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Ros Hughes, Tongue Cancer Survivor

Head and Neck Cancer

Ros Hughes : personal cancer story
South Africa Survivor

South Africa

My cancer story started in 1997 when I was 40 years old, a mother of 2 young boys, a university lecturer in pharmacy - and a wine taster. I mention the wine tasting as I had become aware of increasing discomfort on one side of my tongue when swilling the wine around my mouth. Fortunately for me, my dentist was sensitised to tongue cancer (his father had suffered from it), and insisted on a biopsy, despite me not fitting any of the usual risk factors. The biopsy confirmed squamous cell carcinoma, kick-starting a new life and a new journey – the cancer journey.

For the next 4 years, my life yo-yoed between my small home town, Grahamstown, and Cape Town, 800 km away. Ok, it is considered to be one of the most beautiful cities in the world, but viewed from a hospital window... well maybe not so appealing! Despite initial surgery followed by radiation, which as you will no doubt know, thoroughly scours out your mouth and leaves pain, dehydration, weight loss and no taste buds in its wake, I had 2 further recurrences. The decision by the surgical team in 2001 to remove almost half my tongue resulted in my first life-changing operation, forcing me to re-evaluate my current life and make major decisions.

One of the things that was such a huge help in getting through those difficult times far away from most family and friends, was to write to them, telling them in detail what was happening to me, opening up emotionally as to how I felt - not easy for an introvert like me - but it felt so good to put it all down on (metaphorical) paper and share my intense and wildly fluctuating emotions. Who cares if they skimmed over the medical details? For me it was a huge release to share all this, and in a way objectify what was happening to me, to stand back and dispassionately observe myself as a patient, not just immerse myself in actually BEING that vulnerable, suffering patient.

I also embarked on a different journey - I attended two courses, a year and an operation apart, on the mind-body connection, mindfulness and living consciously. This totally burst my conservative, restricted ‘science’ bubble wide apart, forcing me to look inwards at who and what I was, opening me up to a much broader, all-encompassing awareness of different ways of being and of seeing life. This is when I truly started to “stop and smell the roses” and make time for activities that were meaningful to me at a deeply personal level.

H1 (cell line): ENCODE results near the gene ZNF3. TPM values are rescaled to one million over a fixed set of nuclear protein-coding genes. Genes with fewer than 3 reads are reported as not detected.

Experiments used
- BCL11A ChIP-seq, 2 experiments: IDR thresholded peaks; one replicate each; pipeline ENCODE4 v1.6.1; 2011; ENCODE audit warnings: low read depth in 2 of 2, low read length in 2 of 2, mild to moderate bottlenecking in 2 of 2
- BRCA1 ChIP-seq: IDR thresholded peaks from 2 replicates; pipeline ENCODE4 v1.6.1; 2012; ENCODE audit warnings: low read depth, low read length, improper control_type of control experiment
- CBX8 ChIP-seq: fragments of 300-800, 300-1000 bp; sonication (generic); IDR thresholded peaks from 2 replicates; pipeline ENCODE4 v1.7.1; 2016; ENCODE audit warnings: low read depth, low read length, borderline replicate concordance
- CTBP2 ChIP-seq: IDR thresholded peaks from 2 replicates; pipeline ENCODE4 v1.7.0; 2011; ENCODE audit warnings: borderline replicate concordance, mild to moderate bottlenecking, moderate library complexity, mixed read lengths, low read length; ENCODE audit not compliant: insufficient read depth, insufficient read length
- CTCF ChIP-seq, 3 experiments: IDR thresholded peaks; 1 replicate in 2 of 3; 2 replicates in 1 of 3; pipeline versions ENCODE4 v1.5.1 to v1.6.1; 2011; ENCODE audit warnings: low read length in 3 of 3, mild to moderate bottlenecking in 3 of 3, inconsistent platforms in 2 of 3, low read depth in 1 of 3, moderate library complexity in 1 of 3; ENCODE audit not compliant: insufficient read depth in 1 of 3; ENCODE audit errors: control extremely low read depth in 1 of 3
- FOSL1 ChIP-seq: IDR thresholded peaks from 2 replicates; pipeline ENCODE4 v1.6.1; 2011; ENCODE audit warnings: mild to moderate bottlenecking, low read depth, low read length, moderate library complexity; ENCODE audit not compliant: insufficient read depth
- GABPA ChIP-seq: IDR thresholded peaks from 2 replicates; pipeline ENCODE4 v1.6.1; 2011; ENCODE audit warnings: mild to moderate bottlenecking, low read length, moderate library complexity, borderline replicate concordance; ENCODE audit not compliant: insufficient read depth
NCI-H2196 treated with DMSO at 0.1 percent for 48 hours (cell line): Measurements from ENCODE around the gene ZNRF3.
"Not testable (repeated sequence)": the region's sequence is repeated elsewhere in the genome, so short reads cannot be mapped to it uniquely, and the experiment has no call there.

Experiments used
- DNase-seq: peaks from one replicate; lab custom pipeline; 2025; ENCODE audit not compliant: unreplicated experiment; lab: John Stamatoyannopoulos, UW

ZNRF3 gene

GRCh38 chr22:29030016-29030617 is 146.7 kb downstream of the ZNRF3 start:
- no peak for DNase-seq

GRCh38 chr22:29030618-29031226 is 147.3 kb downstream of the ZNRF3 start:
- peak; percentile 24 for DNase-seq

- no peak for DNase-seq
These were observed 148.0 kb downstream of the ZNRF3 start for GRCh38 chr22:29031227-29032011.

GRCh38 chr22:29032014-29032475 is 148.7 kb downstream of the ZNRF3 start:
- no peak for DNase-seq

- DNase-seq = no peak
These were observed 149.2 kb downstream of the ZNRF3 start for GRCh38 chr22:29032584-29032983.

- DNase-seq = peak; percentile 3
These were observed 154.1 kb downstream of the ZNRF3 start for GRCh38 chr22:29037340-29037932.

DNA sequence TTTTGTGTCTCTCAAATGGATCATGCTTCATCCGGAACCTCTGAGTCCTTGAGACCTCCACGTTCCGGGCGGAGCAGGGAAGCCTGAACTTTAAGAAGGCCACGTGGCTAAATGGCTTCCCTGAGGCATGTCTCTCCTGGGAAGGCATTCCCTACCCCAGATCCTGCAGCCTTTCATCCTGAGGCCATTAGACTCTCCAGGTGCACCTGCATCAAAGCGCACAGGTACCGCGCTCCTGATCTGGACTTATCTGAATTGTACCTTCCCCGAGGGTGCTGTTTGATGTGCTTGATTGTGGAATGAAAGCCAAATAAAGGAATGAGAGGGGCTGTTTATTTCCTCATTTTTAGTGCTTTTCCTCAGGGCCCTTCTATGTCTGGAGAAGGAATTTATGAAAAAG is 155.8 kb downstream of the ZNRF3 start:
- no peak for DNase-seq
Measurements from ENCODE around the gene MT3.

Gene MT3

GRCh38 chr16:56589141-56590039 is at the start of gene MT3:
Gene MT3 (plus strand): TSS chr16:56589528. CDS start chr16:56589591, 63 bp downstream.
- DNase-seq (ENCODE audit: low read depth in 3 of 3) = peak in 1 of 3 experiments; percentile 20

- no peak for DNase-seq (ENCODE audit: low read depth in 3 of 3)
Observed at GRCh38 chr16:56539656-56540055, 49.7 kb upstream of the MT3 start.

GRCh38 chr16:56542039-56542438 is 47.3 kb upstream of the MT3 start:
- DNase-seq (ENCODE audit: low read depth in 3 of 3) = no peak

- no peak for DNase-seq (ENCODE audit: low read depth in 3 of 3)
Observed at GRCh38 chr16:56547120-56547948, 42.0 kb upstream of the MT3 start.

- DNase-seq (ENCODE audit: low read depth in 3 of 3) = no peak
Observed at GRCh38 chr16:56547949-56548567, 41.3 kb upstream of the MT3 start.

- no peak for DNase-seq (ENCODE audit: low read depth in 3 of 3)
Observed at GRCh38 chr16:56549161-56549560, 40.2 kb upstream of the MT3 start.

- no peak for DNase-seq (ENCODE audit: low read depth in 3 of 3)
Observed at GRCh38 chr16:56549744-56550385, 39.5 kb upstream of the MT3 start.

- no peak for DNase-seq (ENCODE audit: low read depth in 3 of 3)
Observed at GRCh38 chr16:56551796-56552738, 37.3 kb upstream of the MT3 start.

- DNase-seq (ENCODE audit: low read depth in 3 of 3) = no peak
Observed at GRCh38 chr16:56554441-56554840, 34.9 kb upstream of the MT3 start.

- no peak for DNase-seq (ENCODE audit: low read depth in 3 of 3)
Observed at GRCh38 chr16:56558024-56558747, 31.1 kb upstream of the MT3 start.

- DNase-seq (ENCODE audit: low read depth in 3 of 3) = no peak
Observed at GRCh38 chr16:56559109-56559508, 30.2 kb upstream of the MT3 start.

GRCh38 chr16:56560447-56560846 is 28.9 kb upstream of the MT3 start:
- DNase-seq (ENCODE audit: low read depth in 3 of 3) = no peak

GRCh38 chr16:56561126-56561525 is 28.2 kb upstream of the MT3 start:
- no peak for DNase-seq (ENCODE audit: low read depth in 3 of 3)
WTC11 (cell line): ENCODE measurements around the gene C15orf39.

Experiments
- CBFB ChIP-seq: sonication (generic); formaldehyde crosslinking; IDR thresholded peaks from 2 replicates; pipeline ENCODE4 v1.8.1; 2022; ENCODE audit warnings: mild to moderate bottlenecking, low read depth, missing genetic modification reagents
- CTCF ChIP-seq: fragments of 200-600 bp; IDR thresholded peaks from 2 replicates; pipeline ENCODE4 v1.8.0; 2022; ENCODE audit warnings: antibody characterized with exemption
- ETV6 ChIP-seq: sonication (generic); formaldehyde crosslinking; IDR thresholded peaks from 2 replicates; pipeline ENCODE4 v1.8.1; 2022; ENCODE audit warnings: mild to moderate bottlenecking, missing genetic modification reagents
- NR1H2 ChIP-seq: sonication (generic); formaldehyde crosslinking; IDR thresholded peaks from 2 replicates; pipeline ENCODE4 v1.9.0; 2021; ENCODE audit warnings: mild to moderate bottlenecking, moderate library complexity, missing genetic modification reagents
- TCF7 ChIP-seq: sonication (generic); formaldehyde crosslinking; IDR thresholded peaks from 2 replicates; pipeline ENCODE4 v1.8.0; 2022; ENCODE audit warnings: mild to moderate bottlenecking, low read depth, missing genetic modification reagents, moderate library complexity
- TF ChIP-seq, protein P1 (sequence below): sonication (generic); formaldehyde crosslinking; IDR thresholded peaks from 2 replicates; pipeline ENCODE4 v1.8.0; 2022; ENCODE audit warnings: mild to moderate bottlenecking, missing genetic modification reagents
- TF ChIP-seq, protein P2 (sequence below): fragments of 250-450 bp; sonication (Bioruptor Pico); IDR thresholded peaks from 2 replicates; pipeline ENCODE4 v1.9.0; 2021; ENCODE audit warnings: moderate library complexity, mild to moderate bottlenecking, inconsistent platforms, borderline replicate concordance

For the next 9 years there were no obvious signs of cancer. Despite restrictions on eating and the need to consciously articulate words and speak more slowly, I was fortunately able to continue with my lecturing and research career. However I continued my ride on the medical roundabout. My teeth had deteriorated badly and I had recurrent oral infections. Of course with radiation, blood supply to the affected area is compromised, so the possibility of a serious infection spreading to the jaw could mean losing it if healing was compromised. So the next phase began – rehabilitation of the mouth. I was referred to a specialist team in Johannesburg and was now even further away (1000 km) from home, but the saving grace was that my sister lived nearby – we are very close and are best friends. Given all my operations, my small mouth, and the high radiation dose, I was considered a very difficult, high risk case for removal of all the bottom teeth, and subsequent placement of dental implants. However this awesome team made a plan, and at the end of a long, drawn-out process, during which I was in and out of hospital, had 30 ‘dives’ in a hyperbaric chamber, and endured endless hours in my prosthodontist’s dental chair, I emerged with beautiful teeth, just in time to celebrate my 50th birthday. That was a real milestone for me.